March 21, 2024

Power in numbers, equality in education

More than a century into their mission, the changemakers behind the Calgary chapter of the Canadian Federation of University Women are still making history
selfie of a young woman
Receiving the CFUW Centennial Arts Scholarship allowed student Sophia Shtepa to help organize the relocation of family back home in Ukraine Courtesy Sophia Shtepa

Inspired in part by a suggestion from the first woman to ever hold a professorial chair at a medical school, a small-but-mighty group of early 20th-century Canadian feminists got together to change the game.

A lecture by British physiologist Dr. Winifred Cullis, who was visiting Toronto in 1919, about the need for greater access to education and employment for women, struck a chord with the growing number of university-educated women in Canada who envisioned a more-equitable future in professions such as medicine, law, journalism, nursing and social work.

This inspiration more than 100 years ago still underpins the philanthropic work of the Canadian Federation of University Women (CFUW), whose Calgary chapter recently endowed 10 scholarships at the University of Calgary. 

Driven to “achieve educational and economic equality and social justice through continuous learning and empowerment,” per CFUW’s mission, members of the Calgary chapter — one of 100 such clubs across the country — have long supported multiple student awards across all faculties. Their dedication to creating a better future not only for women but for other equity-deserving individuals and groups includes their milestone establishment of UCalgary’s first Indigenous student award in the Faculty of Arts. 

Celebrating 100 years

In celebration of their recent centennial, the scholarships stand out as extraordinary examples of the power of collective giving. Indeed, over the years, dozens of local CFUW members have contributed more than a quarter-million dollars to UCalgary, funds raised by women like past-president Judy McCaffrey, BA’82, who is committed to driving equal opportunity in education. 

woman in a feathered hat, raising her arm

CFUW past-president Judy McCaffrey

Courtesy of Judy McCaffrey

“My passion — or you could say my obsession, my addiction — is supporting students with scholarships,” says McCaffrey, who co-organizes a variety of fundraising events such as themed dinner parties, costume jewelry sales and, most recently, a vintage fashion show, to raise student-award funds.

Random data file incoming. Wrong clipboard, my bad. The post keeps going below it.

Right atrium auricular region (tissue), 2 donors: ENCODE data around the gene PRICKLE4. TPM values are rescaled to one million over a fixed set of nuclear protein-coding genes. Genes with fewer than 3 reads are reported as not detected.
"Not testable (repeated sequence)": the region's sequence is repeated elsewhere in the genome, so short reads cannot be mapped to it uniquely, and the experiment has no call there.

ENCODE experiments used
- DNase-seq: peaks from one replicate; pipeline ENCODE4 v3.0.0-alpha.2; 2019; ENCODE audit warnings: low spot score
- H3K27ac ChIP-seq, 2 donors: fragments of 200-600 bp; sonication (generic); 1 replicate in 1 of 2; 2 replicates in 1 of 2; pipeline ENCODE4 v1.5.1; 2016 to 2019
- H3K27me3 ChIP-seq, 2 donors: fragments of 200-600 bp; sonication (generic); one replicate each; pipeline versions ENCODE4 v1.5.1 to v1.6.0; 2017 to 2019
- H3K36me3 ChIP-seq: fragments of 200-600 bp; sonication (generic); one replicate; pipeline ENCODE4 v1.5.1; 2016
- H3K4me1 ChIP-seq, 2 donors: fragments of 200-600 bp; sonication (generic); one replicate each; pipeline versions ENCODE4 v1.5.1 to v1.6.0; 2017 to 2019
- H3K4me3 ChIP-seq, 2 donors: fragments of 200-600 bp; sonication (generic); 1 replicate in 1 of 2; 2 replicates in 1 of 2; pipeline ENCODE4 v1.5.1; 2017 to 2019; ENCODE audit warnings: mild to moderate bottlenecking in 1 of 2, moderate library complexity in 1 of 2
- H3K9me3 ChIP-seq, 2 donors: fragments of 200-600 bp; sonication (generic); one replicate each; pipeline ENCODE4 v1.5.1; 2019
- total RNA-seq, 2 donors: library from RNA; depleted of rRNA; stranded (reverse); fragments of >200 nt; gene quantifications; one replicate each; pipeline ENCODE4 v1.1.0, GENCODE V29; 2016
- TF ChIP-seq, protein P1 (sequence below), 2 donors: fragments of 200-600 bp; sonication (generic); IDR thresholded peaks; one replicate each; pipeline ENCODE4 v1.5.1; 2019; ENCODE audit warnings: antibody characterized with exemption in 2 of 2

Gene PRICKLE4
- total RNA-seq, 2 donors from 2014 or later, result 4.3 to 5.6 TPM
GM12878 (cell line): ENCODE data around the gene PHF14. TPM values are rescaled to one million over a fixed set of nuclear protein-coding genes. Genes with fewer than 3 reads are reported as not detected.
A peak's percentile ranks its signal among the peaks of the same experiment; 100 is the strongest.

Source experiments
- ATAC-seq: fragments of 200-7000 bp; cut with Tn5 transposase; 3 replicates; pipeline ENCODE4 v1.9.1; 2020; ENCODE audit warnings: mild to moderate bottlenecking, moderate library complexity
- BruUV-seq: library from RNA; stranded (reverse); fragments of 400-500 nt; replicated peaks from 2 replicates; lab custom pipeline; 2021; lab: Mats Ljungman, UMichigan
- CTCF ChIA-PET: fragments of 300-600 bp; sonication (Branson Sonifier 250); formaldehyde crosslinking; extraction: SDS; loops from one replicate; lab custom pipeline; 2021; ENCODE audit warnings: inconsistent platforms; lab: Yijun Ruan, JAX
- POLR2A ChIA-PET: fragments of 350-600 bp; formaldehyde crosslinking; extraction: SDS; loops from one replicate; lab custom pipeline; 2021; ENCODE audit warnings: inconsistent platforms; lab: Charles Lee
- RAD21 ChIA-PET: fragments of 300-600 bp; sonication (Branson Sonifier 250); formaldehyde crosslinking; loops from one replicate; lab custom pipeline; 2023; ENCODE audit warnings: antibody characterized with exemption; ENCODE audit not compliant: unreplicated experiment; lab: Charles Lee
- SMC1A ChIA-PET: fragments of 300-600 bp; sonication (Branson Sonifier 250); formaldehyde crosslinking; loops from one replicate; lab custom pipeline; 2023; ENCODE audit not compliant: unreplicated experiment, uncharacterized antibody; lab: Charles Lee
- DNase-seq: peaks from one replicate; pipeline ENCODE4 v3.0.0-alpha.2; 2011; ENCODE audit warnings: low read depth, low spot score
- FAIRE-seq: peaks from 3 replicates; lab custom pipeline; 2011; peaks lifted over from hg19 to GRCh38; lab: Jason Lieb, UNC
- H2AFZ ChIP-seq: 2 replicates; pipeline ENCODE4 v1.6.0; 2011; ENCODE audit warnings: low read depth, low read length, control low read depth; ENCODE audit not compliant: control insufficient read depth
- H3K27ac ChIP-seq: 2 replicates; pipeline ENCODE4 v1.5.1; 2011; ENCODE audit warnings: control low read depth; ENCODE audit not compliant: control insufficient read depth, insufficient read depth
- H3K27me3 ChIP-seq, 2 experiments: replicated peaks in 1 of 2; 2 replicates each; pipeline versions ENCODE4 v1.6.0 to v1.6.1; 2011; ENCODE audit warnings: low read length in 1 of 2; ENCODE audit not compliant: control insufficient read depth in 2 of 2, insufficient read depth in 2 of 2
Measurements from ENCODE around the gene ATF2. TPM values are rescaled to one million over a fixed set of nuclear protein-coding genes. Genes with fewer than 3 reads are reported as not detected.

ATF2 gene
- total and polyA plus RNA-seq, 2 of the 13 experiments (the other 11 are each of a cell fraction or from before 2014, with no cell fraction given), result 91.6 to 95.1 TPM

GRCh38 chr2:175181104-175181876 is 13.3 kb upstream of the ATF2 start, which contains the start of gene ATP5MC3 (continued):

McCaffrey herself has a graduate scholarship in her name and, along with her fellow members, recently raised enough money to endow a scholarship in celebration of a friend’s 85th birthday (a decade earlier, they named the scholarship for the same friend on her 75th).

“It’s about payback,” says McCaffrey. “Many of us had scholarships going through school and we want others to have the same opportunities.”

Scholarship allows student to help family in Ukraine

A recent recipient of the CFUW’s Centennial Arts Scholarship, undergraduate student Sophia Shtepa, says the support has empowered her to forge a clearer path in her academic life, as well as take more meaningful steps in the direction of her career. 

“The scholarship has allowed me to focus on my future rather than on survival,” says Shtepa. As she studied for her Bachelor of Arts in geography (major in urban studies degree, with a minor in communications and media), Shtepa learned more than she’d like about survival: last year, she took a semester off to help organize the relocation of family back home in Ukraine. 

“There wasn’t a lot I could do from here, but it was a very stressful time, and I was able to help with arrangements to get them to the Romanian border,” says Shtepa. 

Diverting her energy to her family meant Shtepa not only missed school, but she also couldn’t work as many hours as a research assistant. When she learned she’d been awarded a CFUW scholarship, Shtepa was beyond relieved. 

“My savings were running very low, and the scholarship has made a huge difference in terms of being able to pay my tuition for the fall semester,” she says. And that, she says, “means I’ve had more time to research and network in the area of digital technologies and smart cities.” 

After a tough year, Shtepa looks forward to her spring convocation feeling more empowered than ever to take on the world (or, at least, one urban centre at a time). 

nine women posing for a photo at a long table

Members of the Calgary chapter of the Canadian Federation of University Women

A recipient of student awards during her own university years, Dr. Aoife Mac Namara, PhD, dean of the Faculty of Arts, is regularly moved by the generous impulse of donors to enrich and empower students via scholarships. 

“Philanthropy is integral to student success,” she says. “By lifting a financial burden, a student award can also alleviate emotional stress and build confidence — a scholarship can take a student from just getting through to really soaring in their education and plans for the future.” 

The women who give through the CFUW, says Mac Namara, “are remarkable for their consistency of giving and their demonstration of how a few dozen caring people can dramatically change young lives for the better.”

Just as a single spark can ignite a roaring flame, philanthropy is the catalyst that starts something special at the University of Calgary. Explore more stories about the difference we’re making in the community and around the world with the support of donors like you.

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